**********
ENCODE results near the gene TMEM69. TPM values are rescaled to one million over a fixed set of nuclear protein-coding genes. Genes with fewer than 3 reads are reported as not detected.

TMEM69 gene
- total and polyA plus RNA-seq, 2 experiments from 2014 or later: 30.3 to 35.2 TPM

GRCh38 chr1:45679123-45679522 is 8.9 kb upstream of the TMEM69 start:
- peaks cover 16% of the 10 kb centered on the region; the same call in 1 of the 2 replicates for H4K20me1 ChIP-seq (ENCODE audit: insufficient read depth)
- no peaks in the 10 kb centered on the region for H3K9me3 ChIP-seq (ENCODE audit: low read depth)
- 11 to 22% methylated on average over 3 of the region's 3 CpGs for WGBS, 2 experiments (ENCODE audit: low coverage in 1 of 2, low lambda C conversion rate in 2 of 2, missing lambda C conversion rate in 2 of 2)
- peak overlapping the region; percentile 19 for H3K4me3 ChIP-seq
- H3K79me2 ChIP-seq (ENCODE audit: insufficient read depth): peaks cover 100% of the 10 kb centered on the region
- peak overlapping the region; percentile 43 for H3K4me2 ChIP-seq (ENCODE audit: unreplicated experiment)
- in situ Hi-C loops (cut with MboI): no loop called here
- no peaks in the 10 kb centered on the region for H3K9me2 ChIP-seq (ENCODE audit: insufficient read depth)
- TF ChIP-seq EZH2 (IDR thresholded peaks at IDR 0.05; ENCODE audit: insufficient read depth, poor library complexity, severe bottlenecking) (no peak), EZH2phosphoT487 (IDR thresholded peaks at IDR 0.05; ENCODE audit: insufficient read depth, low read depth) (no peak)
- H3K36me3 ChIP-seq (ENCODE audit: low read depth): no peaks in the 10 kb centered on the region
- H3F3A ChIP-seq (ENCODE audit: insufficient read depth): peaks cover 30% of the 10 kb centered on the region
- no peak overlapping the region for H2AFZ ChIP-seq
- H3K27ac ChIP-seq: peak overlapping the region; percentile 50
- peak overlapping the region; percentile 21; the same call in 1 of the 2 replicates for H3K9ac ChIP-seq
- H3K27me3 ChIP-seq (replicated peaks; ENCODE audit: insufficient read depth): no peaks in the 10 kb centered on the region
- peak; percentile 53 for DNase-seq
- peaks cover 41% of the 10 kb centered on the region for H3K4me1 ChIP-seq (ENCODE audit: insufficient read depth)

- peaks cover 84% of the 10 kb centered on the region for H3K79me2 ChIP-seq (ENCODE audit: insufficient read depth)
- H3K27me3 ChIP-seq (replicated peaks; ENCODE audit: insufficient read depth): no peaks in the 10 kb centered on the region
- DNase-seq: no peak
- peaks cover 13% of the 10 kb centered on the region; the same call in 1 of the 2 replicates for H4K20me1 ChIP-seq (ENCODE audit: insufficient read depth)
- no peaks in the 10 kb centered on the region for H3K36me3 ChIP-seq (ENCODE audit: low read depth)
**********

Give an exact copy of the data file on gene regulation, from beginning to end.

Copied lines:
ENCODE results near the gene TMEM69. TPM values are rescaled to one million over a fixed set of nuclear protein-coding genes. Genes with fewer than 3 reads are reported as not detected.

TMEM69 gene
- total and polyA plus RNA-seq, 2 experiments from 2014 or later: 30.3 to 35.2 TPM

GRCh38 chr1:45679123-45679522 is 8.9 kb upstream of the TMEM69 start:
- peaks cover 16% of the 10 kb centered on the region; the same call in 1 of the 2 replicates for H4K20me1 ChIP-seq (ENCODE audit: insufficient read depth)
- no peaks in the 10 kb centered on the region for H3K9me3 ChIP-seq (ENCODE audit: low read depth)
- 11 to 22% methylated on average over 3 of the region's 3 CpGs for WGBS, 2 experiments (ENCODE audit: low coverage in 1 of 2, low lambda C conversion rate in 2 of 2, missing lambda C conversion rate in 2 of 2)
- peak overlapping the region; percentile 19 for H3K4me3 ChIP-seq
- H3K79me2 ChIP-seq (ENCODE audit: insufficient read depth): peaks cover 100% of the 10 kb centered on the region
- peak overlapping the region; percentile 43 for H3K4me2 ChIP-seq (ENCODE audit: unreplicated experiment)
- in situ Hi-C loops (cut with MboI): no loop called here
- no peaks in the 10 kb centered on the region for H3K9me2 ChIP-seq (ENCODE audit: insufficient read depth)
- TF ChIP-seq EZH2 (IDR thresholded peaks at IDR 0.05; ENCODE audit: insufficient read depth, poor library complexity, severe bottlenecking) (no peak), EZH2phosphoT487 (IDR thresholded peaks at IDR 0.05; ENCODE audit: insufficient read depth, low read depth) (no peak)
- H3K36me3 ChIP-seq (ENCODE audit: low read depth): no peaks in the 10 kb centered on the region
- H3F3A ChIP-seq (ENCODE audit: insufficient read depth): peaks cover 30% of the 10 kb centered on the region
- no peak overlapping the region for H2AFZ ChIP-seq
- H3K27ac ChIP-seq: peak overlapping the region; percentile 50
- peak overlapping the region; percentile 21; the same call in 1 of the 2 replicates for H3K9ac ChIP-seq
- H3K27me3 ChIP-seq (replicated peaks; ENCODE audit: insufficient read depth): no peaks in the 10 kb centered on the region
- peak; percentile 53 for DNase-seq
- peaks cover 41% of the 10 kb centered on the region for H3K4me1 ChIP-seq (ENCODE audit: insufficient read depth)

- peaks cover 84% of the 10 kb centered on the region for H3K79me2 ChIP-seq (ENCODE audit: insufficient read depth)
- H3K27me3 ChIP-seq (replicated peaks; ENCODE audit: insufficient read depth): no peaks in the 10 kb centered on the region
- DNase-seq: no peak
- peaks cover 13% of the 10 kb centered on the region; the same call in 1 of the 2 replicates for H4K20me1 ChIP-seq (ENCODE audit: insufficient read depth)
- no peaks in the 10 kb centered on the region for H3K36me3 ChIP-seq (ENCODE audit: low read depth)